It’s easy for a party that has never had real power to tempt voters with a menu of desirable but unattainable goals. But even within that part of the political debate that concerns green issues there are conflicting priorities. How can single issue groups hope resolve these? Why should a party which won’t ever be in power worry about being held to account for their incoherent agenda? Parties that win power have to have a larger constitutency, to hear arguments they don’t like, and to wear unpalatable compromises on occassion. That’s the price you have to pay for being able to make actual change.

    And that’s not to marginalise serious contributions individuals can make. I love the emissions offset scheme. And we do need individuals and companies to change the infrastructure of our economy “by reducing emissions through developing renewable fuel sources or boosting efficiency”. It’s when serious people seem to be channeling their efforts into fringe movements that have little hope of actually achieving anything that I get depressed…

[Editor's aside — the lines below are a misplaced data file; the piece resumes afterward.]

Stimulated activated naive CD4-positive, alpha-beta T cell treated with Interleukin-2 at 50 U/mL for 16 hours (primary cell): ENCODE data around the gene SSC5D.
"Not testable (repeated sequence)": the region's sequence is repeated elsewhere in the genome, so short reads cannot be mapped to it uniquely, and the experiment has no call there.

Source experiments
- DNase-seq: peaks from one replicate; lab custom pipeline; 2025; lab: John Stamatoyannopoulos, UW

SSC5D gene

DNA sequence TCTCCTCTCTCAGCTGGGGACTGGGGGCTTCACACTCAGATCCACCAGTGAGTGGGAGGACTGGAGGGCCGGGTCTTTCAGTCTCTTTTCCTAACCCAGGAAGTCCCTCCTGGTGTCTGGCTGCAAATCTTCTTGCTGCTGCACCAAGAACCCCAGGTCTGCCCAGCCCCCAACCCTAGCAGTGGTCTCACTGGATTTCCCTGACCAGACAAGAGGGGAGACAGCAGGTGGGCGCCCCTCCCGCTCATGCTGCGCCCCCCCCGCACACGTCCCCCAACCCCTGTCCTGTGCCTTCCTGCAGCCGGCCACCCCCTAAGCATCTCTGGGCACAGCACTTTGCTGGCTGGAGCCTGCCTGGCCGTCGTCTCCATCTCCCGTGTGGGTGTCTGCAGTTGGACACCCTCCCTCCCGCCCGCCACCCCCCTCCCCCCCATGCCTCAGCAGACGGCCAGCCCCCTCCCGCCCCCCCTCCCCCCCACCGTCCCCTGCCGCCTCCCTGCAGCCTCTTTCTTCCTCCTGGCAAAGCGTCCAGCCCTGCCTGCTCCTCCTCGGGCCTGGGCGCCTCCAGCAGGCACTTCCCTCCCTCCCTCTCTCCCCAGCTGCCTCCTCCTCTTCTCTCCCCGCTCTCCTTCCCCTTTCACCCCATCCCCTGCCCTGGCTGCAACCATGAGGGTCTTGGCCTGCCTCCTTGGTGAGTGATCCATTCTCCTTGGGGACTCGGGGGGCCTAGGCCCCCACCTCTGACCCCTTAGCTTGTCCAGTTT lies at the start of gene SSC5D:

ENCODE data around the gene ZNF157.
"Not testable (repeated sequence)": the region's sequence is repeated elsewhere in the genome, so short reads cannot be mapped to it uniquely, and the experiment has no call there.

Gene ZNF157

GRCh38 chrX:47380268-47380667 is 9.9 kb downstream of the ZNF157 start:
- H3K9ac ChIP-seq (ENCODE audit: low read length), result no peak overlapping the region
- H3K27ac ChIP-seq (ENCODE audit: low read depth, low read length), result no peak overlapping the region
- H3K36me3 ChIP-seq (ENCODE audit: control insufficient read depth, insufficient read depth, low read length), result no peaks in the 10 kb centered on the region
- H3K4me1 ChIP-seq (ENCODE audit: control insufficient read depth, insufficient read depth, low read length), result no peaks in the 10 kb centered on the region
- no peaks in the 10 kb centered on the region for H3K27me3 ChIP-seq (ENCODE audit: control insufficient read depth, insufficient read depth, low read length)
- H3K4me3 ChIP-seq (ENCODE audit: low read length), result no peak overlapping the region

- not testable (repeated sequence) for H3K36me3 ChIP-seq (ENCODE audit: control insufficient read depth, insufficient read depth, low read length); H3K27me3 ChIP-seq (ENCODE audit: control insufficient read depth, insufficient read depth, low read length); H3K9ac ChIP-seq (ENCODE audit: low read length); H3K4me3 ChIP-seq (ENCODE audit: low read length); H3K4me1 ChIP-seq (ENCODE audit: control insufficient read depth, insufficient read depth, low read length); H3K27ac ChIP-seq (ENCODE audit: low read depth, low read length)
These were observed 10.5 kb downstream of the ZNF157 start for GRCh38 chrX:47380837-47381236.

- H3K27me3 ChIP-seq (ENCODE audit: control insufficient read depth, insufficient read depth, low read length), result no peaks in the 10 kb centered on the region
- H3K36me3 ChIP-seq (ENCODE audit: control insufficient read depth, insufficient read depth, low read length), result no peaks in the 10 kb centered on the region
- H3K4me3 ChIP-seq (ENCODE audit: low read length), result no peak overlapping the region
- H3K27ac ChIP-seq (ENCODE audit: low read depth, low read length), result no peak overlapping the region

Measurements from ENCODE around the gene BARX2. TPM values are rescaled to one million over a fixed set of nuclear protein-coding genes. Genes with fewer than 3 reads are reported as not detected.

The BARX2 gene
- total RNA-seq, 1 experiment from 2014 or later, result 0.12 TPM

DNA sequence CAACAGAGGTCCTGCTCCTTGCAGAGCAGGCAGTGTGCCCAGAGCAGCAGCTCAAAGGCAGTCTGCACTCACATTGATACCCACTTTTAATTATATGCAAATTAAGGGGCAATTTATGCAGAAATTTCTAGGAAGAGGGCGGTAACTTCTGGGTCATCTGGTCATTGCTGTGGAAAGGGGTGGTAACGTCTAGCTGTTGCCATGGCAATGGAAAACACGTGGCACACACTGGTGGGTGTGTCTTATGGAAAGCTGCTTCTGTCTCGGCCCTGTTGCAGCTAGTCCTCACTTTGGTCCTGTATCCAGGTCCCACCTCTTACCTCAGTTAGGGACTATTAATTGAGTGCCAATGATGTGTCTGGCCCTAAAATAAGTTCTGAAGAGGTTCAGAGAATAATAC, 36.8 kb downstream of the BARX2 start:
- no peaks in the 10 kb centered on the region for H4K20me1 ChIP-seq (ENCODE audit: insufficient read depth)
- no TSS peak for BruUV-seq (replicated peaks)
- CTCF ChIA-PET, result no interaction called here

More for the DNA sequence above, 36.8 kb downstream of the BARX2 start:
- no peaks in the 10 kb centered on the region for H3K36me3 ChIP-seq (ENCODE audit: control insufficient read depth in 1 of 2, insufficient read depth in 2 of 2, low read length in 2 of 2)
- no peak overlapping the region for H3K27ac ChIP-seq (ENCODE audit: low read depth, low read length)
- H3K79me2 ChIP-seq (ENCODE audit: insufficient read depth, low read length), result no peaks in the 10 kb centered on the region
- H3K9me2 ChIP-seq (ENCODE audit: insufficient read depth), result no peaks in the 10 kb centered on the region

10. “It€™s another thing altogether to sell them the idea that we might actually have to change the way we live.” (Dan)

    “Government won€™t make these changes unless it is convinced that they are palatable to a fair proportion of the electorate.” (Tarquin)

    Governments are in it for the hard sell. If politics is the art of the possible, you won’t find out whether something is possible until you try. It’s the job of the party in government to change people’s minds.